Editor's Note: This article was provided by the Virginia Economic Development Partnership. It provides a perspective on changes that are disrupting the manufacturing industry. The article originally appeared in the Virginia Economic Review’s second quarter 2019 publication.
Virginia Economic Review: As you look at Nestlé, what do you see as major trends from a manufacturing perspective in the U.S. over the next five to 10 years or so? How are things changing?
Bill Cooper: The first thing is that the way people shop certainly has changed in many sectors. We have typically built our manufacturing to be in full truckload quantities to distribution centers to retail channels. We believe, over time, that’s going to change and require us to be much more custom than we’ve been used to. We see the manufacturing landscape needing to be more flexible with how we package and deliver products in the future.
VER: Do you see automation and the internet being big factors as well?
Cooper: Yes, technology is certainly exploding. Digital is the term we use that encompasses a lot. You’ll hear things like connected worker, connected line, connected factories. The ability to use information, to gather information, and put it in the hands of people in the factory who can make best use of it in real time is a direction that we, and most of the industry, are striving toward.
VER: What can states and regions do to better position themselves to retain and support existing manufacturers and attract new manufacturing investment in the future?
Cooper: As we continue to go down the technology path, having an available workforce, or the ability to train the workforces we have, will be critical. That’s everything from skilled tradesmen able to work on equipment to the workforce skilled to use and exist with this technology going forward. The future is that operators and mechanics will have handheld computers giving them data and information. What I think states or regions can continue to do is really drive those types of programs, both education programs and training programs for existing workers.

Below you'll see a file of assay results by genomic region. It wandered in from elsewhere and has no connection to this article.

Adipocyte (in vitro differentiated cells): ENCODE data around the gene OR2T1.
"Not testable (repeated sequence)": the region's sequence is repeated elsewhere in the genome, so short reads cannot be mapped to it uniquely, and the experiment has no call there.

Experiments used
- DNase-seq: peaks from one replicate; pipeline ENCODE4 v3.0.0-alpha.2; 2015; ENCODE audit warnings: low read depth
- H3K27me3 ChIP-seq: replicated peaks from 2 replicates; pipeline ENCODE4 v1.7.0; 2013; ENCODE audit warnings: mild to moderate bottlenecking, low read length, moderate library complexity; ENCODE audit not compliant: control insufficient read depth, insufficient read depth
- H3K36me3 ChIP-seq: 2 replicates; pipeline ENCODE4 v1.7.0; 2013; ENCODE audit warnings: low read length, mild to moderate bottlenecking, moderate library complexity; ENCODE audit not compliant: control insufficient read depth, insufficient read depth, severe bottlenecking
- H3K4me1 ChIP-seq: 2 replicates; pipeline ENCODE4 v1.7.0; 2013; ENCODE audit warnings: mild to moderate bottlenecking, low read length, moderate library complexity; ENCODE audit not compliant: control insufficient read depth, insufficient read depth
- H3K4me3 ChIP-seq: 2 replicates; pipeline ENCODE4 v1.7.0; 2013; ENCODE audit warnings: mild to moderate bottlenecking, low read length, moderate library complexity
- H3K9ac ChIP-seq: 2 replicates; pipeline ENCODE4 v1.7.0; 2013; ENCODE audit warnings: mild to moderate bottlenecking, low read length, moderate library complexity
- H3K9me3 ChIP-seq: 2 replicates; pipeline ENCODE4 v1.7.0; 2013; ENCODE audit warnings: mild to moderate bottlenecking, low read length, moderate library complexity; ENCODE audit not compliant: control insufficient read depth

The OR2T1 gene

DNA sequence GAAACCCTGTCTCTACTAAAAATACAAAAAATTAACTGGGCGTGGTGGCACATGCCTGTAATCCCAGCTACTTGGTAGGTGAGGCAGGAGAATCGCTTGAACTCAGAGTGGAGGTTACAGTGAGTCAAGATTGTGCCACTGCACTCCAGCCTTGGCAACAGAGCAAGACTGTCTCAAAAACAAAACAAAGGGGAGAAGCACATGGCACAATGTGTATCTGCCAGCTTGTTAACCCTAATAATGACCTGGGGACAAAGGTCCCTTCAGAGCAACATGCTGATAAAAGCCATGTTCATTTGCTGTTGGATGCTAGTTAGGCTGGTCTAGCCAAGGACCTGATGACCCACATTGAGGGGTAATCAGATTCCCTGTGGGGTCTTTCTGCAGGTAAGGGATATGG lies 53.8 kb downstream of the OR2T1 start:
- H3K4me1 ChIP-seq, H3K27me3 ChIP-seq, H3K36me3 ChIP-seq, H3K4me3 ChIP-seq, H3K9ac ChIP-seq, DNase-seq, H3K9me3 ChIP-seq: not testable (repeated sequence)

VER: What do you think makes Virginia a compelling place for manufacturing?
Cooper: Virginia has been progressive in trying to offer an environment that’s good for companies to be in. Environment encompasses a lot of things, from available workspace to the right kind of tax environment. But it’s also about being a place where companies can get the right people, the right training, the right equipment, the right facilities. Certainly, what we’ve found in Virginia’s been very positive for us from that standpoint.
Virginia is certainly near population centers. As we continue to drive initiatives to be closer to our consumers, there’s a large population base here on the Eastern Seaboard. Virginia is well-located to serve both north and south in population areas that are growing today.
VER: We hear a lot about the skills gap in the U.S., which, I think, is considered particularly acute in manufacturing. Do you have a sense of what’s driving that gap and what states could do to close it?
Cooper: I think what’s driving the gap is that in policy and society, going to a trade school or learning specific trades skills, whether that be around automation, or controls, or basic electrical and mechanical, that’s fallen just a bit out of favor for young people in the U.S. There just aren’t that many people aspiring to or able to get that kind of training. That’s what’s really created the gap.
It really has almost become a cultural thing where we’re just not getting people growing up and thinking that’s a career path they want to choose. The reality is that there really are good jobs out there with good pay and good benefits. But it’s almost a numbers game now. We don’t have enough coming into the funnel to service the industry and the businesses that need it.